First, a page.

By a comfortable margin of 246 to 182, the US House on Friday adopted a resolution denouncing President Bush's "surge" of more American troops to the Iraq quagmire.
All but two Democrats--southern conservatives Jim Marshall of Georgia and Gene Taylor of Mississippi--voted in favor of the non-binding resolution, as did 17 Republicans.
That allowed House Speaker Nancy Pelosi, D-California, to describe the vote as a historic "bipartisan" break with the president.
In the cases of both the Democratic and Republican caucuses, it was the largest dissent since before the start of the war from the Bush administration's agenda.
The sentiments of those dissenters, now a House majority, were well summed up by California Democrat Henry Waxman, who after intense lobbying by the administration voted in 2002 to authorize the president to use force against Iraq.
During this week's debate, Waxman said, "We cannot achieve the illusions of the Bush administration." Indeed, warned Waxman, continued adherence to the White House line "threatens (the engulf of the entire Middle East) by the forces we have unleashed."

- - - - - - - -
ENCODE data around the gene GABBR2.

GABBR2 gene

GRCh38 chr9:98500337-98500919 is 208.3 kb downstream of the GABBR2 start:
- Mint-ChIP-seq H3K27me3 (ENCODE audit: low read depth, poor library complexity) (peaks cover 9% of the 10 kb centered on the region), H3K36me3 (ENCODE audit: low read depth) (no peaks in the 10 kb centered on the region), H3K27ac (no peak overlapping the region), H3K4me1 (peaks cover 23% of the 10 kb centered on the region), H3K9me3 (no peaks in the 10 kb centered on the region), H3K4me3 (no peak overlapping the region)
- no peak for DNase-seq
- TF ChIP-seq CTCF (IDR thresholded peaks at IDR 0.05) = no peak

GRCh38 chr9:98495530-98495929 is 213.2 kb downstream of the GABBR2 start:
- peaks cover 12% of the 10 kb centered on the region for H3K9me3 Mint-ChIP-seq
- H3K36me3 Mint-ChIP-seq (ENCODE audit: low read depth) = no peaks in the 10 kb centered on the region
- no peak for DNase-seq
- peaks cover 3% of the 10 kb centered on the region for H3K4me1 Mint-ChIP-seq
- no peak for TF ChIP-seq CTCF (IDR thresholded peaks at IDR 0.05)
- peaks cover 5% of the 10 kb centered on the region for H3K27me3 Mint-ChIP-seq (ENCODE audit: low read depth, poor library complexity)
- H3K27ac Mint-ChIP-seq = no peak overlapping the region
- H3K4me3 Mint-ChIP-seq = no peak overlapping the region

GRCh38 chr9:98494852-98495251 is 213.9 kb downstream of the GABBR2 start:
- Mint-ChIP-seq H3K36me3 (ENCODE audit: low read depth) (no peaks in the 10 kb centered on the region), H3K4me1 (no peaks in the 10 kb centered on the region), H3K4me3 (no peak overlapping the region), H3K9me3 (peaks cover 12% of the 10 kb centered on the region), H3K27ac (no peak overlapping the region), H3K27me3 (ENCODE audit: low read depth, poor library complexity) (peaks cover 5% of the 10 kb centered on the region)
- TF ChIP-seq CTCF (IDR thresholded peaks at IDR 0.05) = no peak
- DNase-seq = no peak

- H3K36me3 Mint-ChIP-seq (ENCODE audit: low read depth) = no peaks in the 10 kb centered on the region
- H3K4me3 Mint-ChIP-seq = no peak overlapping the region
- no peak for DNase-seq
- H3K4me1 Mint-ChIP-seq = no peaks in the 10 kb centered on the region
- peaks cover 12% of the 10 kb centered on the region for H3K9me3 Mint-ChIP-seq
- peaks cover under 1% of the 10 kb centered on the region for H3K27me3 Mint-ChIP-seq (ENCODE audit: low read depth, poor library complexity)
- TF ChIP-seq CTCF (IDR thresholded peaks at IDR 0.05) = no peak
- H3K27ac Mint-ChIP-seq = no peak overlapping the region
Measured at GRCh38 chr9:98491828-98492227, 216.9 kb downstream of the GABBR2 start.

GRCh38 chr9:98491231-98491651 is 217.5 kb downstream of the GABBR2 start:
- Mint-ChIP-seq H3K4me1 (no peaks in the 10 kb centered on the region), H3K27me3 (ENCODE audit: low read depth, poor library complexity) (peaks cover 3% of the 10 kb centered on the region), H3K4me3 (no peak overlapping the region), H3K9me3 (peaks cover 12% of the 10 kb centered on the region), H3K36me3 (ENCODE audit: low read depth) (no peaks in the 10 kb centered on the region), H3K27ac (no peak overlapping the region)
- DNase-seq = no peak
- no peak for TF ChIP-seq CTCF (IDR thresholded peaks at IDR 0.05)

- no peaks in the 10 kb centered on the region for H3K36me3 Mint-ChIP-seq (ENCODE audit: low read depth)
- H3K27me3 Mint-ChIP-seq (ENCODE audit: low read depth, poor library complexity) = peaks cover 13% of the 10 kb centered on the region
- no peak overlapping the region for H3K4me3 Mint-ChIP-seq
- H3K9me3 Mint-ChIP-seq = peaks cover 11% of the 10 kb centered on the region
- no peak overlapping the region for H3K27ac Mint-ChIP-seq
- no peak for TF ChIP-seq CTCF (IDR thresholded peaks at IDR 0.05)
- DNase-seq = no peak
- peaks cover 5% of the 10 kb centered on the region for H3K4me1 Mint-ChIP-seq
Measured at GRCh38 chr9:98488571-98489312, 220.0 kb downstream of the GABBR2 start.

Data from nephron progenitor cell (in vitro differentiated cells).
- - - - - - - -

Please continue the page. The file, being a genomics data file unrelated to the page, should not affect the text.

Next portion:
New York Congressman Maurice Hinchey, who has opposed the administration's approach from the start, put the non-binding but potentially significant vote in perspective.
"For the first time since the invasion of Iraq in March 2003, the House finally had an open and honest debate about Iraq," observed Hinchey. "Democrats and Republicans had an equal opportunity to debate the ongoing occupation of Iraq and offer their perspective on President Bush's proposal to send more than 20,000 additional troops to that country. This is how democracy is supposed to work."
"By passing this resolution, those of us in Congress made it clear that we continue to support our troops and will do everything to protect them, but we believe President Bush's proposal for an escalation of forces is a bad idea and wrong for our country," Hinchey continued. "By voting against sending additional troops to Iraq, we spoke up for the majority of Americans who recognize that it's time to begin the strategic redeployment of our troops so we can get them out of Iraq, bring many of them home, and confront the real threats facing our nation such as al Qaeda, which is once again being given a safe haven by a resurgent Taliban in Afghanistan.
"The resolution we passed in the House today is the first step in what will be a continued attempt to bring an end to the occupation of Iraq. In the weeks and months ahead, I will help lead an effort in Congress to force the president to wind down the occupation and get our troops out of Iraq by the end of the year. The security of the United States depends on having our troops ready to confront the real threats facing our nation. Iraq was a mistake from the start. It's time for that mistake to end.
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